It’s the second Saturday morning of Steve Scher’s post-KUOW life. He meets me early, a little after 8 a.m., at a Starbucks on Lake City Way—the makings of a grizzled gray goatee forming on his chin and a copy of The New York Times in front of him. Behind glasses, Scher’s eyes look weary—at least compared to the promo shot that accompanied the announcement of his departure from Seattle’s NPR affiliate after 28 long years, posted online exactly a week earlier. In fairness, it’s early.
Despite the magnitude of the transition in his life, Scher’s morning seems to be proceeding normally. Using an adjective he begrudgingly came to know quite well during his tenure, one might even call it “dull.” Scher meets me after dropping off his 1998 Dodge Caravan at the shop for an alignment. The minivan, he says, has 190,000 miles on it and “has been a surprisingly good car.” “I’m hoping I don’t need four new tires,” he says.
Life goes on.
In truth, however, there’s more on Scher’s mind than car troubles. News of his decision to leave KUOW hit Seattle abruptly, and seemed particularly jolting to the aging lions of local journalism. Making no official announcement over the airwaves, Scher said a quick goodbye on Twitter and Facebook, then watched the reactions fly. At Crosscut, David Brewster published nearly 2,000 detailed words on the subject, calling the loss of Scher “a big one in local journalism” and grouping it as “part of the steady loss of experienced journalists with lots of institutional memory.” Over at the P-I, Joel Connelly pounded out a fitting ode to Scher’s nearly three decades on the air, including praise from the likes of former mayor Paul Schell and retired Seattle Times editorial-page editor Mindy Cameron. KUOW general manager Caryn Mathes, meanwhile, thanked Scher “for his dedication to the station’s mission and to our audience,” despite the fact that editorial differences so obviously played a key role in his decision to leave.
Saturday morning at Starbucks, none of it seems lost on Scher. He has taken it all in, and describes his current mood as “excited and grateful,” though later he admits that he’s also “a little bit sad.” He tells me that his first Friday without a Week in Review—KUOW’s weekly news roundtable, which immediately went on hiatus after his departure—was “tough,” and more than anything he regrets not offering listeners a proper on-air sign-off.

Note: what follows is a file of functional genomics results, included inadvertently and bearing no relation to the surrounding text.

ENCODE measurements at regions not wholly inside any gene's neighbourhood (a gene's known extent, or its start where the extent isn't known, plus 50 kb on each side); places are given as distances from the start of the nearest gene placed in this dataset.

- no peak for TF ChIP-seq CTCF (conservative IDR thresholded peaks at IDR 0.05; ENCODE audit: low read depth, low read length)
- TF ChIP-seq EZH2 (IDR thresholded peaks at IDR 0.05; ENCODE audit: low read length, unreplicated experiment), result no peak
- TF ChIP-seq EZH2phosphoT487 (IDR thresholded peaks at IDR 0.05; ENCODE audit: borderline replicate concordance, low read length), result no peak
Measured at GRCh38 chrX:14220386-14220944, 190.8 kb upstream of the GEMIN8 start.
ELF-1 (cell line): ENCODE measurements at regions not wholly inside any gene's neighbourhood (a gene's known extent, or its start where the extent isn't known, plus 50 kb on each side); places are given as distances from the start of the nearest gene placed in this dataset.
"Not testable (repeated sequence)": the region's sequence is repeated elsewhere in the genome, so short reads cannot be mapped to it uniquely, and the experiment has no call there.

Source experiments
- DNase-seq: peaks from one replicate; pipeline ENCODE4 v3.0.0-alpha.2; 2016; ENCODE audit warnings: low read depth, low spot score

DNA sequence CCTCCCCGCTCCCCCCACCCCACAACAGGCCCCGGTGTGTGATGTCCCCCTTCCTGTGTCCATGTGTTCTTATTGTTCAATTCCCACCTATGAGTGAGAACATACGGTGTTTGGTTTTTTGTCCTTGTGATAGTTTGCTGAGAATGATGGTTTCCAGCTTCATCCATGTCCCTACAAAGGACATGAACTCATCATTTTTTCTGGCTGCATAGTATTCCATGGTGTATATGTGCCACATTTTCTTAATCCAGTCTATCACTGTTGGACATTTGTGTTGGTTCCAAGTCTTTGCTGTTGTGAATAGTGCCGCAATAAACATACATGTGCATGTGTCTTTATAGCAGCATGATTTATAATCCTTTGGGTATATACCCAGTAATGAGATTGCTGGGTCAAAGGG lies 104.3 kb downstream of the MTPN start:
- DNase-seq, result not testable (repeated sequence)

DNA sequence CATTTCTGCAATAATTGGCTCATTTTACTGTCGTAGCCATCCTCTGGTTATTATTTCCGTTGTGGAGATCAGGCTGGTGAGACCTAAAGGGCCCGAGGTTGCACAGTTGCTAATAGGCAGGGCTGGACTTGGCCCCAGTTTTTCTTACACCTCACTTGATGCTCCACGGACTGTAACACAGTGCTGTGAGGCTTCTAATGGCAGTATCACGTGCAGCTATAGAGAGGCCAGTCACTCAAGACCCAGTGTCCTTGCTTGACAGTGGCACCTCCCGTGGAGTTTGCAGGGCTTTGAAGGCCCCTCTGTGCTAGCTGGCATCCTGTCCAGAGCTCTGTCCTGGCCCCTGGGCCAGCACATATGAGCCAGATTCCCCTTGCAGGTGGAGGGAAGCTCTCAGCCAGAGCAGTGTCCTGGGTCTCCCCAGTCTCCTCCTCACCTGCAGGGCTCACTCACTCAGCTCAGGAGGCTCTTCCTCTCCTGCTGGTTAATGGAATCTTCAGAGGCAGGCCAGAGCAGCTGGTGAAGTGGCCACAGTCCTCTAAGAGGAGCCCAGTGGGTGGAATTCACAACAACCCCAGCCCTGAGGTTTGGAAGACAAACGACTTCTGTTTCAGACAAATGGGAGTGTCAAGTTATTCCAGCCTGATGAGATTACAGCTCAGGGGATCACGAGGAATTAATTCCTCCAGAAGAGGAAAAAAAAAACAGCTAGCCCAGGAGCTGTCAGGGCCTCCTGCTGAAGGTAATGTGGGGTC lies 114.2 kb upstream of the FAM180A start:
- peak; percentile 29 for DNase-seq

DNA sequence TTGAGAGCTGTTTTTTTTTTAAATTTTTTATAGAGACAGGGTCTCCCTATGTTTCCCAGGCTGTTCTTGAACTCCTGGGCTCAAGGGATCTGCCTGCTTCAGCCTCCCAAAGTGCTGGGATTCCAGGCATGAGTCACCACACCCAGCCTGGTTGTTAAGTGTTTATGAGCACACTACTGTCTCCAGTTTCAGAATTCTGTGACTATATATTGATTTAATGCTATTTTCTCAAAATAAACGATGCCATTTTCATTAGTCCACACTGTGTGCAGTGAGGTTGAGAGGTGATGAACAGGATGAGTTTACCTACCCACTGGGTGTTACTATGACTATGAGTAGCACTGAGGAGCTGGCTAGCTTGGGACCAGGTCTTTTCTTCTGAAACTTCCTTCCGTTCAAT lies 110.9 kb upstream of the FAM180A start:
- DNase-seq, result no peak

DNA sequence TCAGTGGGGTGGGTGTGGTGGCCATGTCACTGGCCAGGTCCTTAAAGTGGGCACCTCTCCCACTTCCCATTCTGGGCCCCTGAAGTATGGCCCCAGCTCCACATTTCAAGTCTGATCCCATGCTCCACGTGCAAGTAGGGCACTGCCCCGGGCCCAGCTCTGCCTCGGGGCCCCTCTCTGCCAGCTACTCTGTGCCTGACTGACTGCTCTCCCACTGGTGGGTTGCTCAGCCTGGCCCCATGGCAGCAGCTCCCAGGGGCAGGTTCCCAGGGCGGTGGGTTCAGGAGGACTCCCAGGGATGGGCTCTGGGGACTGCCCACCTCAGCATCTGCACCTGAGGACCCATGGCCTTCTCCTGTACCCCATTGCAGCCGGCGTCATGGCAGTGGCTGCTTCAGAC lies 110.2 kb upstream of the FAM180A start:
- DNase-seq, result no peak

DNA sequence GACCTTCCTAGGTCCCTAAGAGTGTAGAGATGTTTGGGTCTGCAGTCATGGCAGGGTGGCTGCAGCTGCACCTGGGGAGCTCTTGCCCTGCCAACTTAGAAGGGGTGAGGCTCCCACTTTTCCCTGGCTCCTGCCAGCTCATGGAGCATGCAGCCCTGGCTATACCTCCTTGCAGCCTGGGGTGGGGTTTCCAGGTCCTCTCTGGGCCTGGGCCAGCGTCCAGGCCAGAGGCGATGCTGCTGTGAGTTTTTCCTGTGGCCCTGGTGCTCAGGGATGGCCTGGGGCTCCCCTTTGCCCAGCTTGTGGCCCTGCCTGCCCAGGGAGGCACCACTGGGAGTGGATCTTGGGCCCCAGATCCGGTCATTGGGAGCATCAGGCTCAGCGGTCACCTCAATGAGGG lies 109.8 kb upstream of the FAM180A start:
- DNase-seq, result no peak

“I didn’t understand, I don’t think, that [not saying goodbye and thank you on air] wasn’t a fair thing to do,” Scher admits. “I’m sorry for that.”
Still, it was time to go, he says.
For Scher, who turned 60 earlier this year, the decision to split from KUOW wasn’t as abrupt as it came off. Driven by a desire to increase listenership, new directions at the station had soured him, he admits, and didn’t play to the long-form, in-depth strengths he’d honed over the years. But more than anything, as Scher noted in his official online goodbye, he simply “couldn’t let another year pass without at least giving an honest attempt at the writer’s life.” Scher assesses that it’s now or never. He’s reached a point where he’s counting the productive years he has left. The number hovers around 15 summers, he guesses. “The urgency was there and growing,” Scher says of his need to write.
The longtime voice of KUOW approaches this next chapter of life as seriously as one might expect. During a recent sabbatical, Scher says he wrote a 86,000-word novel—a romantic comedy, to be exact—set in two places he knows well: Seattle and the radio business. The main character, Scher tells me, is a 23-year-old who “works as the third banana for a morning zoo show” and has written a screenplay that “some guy wants to make into a movie.” Scher says he plans to put the finishing touches on the book over the next two months, promising “a big finale where everything blows up.”
The explosions, he assures, are literal. “I hope it?s funny,” Scher says of the book. “I hope it doesn’t sound dumb.”
When asked whether he’s nervous, the response comes without hesitation: “Hell, yeah.”
Truth be told, however, in talking with Scher you get the feeling that the reaction to his literary effort is secondary. Pursuing writing—and doing it now—is part of a strategy built on advice received from the countless successful authors he’s interviewed over the years—many of whom, he says, told him the same thing about the craft: If you’re a writer, at some point you’ve simply got to make time to write.
“This became more important—that push to get the work done that was in my heart,” Scher says of his decision to leave radio, finish his book, and take up writing full time. “You fulfill your contract with yourself, and then even if [the book] is still in the drawer, you’ve finished it.
“I had to get it out. I have to get it out.”